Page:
Risk management is crucial to any successful workplace; in putting strategies in place to minimise and manage risk, there is a much higher chance of ensuring projects run smoothly, productivity is kept high and professional standards are maintained. But what is “project risk management“?
Project risk management explained
Essentially, project risk management is a case of planning for and preventing any uncertain event, hazard or risk that would have a significant impact on the objectives of a project should it occur. The overall goal of project risk management is to assess how likely it is that the project will not be able to meet its objectives, but also to identify anything that may derail or delay the project as it is conducted.
From the very beginning of any project, it is important to make risk management part of what you’re doing. If you have a project manager, it should be their responsibility to liaise and direct proceedings, but others can be involved in the process.
Early on, before any other work takes place, it is important to identify what risks your project has the potential of encountering and creating a strategy document that is available for all stakeholders and executives to view.
There are the risks associated with the work itself – for example, with the documentation and execution – but also with the people conducting it – such as when colleagues are communicating with external individuals, leading meetings and brainstorming sessions, etc. It’s important to be thorough with all possibilities.
Communication is key
During this initial development of a project risk management strategy, it is important to communicate with all individuals on the team about the potential issues to ensure everyone is on the same page and to ensure there is nothing that hasn’t yet been communicated.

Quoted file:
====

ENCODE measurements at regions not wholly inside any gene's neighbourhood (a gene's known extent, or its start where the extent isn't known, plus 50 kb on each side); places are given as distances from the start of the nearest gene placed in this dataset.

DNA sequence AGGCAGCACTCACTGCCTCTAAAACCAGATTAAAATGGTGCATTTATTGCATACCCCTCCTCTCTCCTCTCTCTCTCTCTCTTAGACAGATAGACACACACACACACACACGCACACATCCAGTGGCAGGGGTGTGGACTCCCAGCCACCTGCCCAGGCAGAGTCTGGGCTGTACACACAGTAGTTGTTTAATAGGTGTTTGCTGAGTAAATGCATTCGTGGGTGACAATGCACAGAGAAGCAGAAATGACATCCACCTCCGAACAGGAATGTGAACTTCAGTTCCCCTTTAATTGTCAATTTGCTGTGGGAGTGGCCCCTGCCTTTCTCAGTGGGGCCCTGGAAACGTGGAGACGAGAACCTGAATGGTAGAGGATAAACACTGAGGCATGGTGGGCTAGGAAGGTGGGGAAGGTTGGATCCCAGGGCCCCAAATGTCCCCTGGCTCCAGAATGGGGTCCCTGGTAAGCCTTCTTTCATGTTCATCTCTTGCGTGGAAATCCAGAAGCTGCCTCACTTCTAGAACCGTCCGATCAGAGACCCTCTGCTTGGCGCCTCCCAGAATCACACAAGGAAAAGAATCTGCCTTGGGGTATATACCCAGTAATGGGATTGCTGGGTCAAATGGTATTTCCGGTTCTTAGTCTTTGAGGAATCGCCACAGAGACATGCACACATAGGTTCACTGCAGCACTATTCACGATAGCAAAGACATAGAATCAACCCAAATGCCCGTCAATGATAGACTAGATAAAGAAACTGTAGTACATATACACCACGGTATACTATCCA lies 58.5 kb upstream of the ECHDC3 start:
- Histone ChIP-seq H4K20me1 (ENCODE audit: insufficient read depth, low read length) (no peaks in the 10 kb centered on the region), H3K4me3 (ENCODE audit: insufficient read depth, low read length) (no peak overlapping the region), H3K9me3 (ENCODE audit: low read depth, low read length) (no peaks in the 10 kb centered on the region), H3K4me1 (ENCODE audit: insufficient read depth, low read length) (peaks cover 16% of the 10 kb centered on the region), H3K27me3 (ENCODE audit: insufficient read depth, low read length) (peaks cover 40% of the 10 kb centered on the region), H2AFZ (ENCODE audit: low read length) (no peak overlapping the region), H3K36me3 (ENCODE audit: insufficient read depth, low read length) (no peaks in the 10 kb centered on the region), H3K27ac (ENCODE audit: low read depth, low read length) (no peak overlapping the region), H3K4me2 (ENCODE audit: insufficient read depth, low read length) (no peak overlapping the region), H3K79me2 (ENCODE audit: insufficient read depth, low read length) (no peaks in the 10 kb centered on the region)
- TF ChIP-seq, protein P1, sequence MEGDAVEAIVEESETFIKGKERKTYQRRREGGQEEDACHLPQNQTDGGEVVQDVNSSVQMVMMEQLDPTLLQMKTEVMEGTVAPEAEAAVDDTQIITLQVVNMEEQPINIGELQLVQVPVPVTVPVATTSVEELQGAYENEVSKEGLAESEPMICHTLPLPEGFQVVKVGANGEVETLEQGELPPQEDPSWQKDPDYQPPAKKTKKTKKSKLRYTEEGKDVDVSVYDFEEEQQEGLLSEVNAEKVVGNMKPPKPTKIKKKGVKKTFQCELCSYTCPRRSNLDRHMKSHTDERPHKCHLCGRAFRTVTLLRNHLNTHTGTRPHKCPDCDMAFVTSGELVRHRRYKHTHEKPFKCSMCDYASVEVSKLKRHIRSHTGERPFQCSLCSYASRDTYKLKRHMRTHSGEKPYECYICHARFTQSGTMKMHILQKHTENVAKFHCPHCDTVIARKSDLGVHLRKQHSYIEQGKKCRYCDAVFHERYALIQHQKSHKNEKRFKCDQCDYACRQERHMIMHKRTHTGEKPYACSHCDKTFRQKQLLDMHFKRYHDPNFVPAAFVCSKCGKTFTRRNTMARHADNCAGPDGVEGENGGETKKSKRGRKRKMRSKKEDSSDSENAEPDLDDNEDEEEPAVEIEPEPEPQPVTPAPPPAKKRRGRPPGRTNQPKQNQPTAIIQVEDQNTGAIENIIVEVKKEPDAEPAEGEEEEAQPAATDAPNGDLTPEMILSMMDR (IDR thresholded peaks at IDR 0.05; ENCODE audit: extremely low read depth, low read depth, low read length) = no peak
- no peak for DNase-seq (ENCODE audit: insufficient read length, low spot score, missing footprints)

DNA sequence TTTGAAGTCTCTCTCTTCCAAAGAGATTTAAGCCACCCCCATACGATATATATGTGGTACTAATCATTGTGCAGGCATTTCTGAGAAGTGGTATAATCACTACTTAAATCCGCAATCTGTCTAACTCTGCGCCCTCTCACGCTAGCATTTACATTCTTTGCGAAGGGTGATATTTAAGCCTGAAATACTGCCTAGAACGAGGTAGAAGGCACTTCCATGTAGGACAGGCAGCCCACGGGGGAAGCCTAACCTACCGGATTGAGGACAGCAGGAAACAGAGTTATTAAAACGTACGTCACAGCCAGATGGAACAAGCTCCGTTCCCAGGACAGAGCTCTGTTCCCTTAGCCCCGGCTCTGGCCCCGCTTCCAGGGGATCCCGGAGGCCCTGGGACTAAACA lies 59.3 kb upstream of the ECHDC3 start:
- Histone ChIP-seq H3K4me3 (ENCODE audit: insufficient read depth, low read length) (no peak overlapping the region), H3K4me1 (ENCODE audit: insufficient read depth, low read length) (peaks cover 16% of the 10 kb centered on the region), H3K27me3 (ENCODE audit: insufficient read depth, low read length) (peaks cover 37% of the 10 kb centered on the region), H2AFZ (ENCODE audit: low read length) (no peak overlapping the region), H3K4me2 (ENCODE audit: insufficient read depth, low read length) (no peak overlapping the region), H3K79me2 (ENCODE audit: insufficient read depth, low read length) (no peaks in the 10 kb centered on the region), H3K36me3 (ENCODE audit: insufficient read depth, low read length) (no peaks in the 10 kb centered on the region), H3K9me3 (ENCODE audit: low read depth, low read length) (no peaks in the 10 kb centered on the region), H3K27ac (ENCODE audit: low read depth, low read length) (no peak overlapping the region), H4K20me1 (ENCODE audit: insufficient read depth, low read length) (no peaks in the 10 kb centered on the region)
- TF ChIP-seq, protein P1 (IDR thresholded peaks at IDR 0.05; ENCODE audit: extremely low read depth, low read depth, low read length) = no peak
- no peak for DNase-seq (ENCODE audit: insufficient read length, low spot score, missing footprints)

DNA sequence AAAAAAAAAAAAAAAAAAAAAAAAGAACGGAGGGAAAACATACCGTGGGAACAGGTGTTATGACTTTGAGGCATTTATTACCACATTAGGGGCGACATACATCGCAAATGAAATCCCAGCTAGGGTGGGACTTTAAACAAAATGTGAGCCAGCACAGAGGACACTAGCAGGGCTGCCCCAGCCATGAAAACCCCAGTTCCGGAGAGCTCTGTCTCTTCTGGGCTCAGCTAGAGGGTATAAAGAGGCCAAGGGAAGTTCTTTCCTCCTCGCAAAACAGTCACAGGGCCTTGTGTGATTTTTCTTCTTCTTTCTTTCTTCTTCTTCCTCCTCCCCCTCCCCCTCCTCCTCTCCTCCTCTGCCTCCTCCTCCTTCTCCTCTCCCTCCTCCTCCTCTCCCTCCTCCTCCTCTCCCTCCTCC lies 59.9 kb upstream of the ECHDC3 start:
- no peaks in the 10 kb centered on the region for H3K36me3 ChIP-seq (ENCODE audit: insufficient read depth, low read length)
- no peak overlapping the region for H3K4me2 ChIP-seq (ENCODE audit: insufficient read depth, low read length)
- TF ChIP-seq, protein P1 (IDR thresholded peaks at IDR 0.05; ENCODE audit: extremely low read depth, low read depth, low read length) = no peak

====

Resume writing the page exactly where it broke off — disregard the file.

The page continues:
It is important to always stay in dialogue throughout the project to ensure nothing will derail it. It’s also crucial to prioritise any risks to ensure you know where your biggest losses and gains will be along the way. This may require you to put together criteria for how to make this decision and putting key decision makers in place on your project.
Creating a structured response to risk
There’s no guarantee that risks won’t come to fruition and it is, therefore, valuable to have a plan for your risk response and incident reporting. This will help to minimise the potential negative effects of any threats. You can handle this in three ways – either through risk avoidance, risk minimisation or with risk acceptance.
The first of these means you structure your project in a way that means you won’t encounter the risk any more. This might mean you change the technology that is causing you problems or bring the work being conducted by an external company in-house to cut off the risk they bring.
There is also the idea of minimising risk – this would involve trying to prevent it from occurring by looking at the causes and whether they can be influenced or decreased to prevent the negative impact it could have.
Finally, there is the option of simply accepting the risk – this is often okay if the result will be minimal to the project or if influencing it would be too time-consuming, expensive or complex. This will always be the less stable path, though.
In putting together a project risk management strategy, it is important to track these risks and to identify and analyse them as you go along in order to ensure a response is implemented. Part of this can be done through using software such as Risk Mate, which allows for online risk reporting, project management and multiple users to log in and manage information.
For further detailed information about project risk management, Michael M. Bissonette wrote a book in 2016 by the title “Project Risk Management: A Practical Implementation Approach”.
In this detailed resource, Bissonette highlights that risk management is a crucial and vital part of any industry. He provides insight into how to effectively implement traditional techniques for risk management but also presents innovative methods to help company culture, improve success and help financial performance.
Get in touch
To find out more about RiskMate and how we can help with your project risk management strategies, contact us today.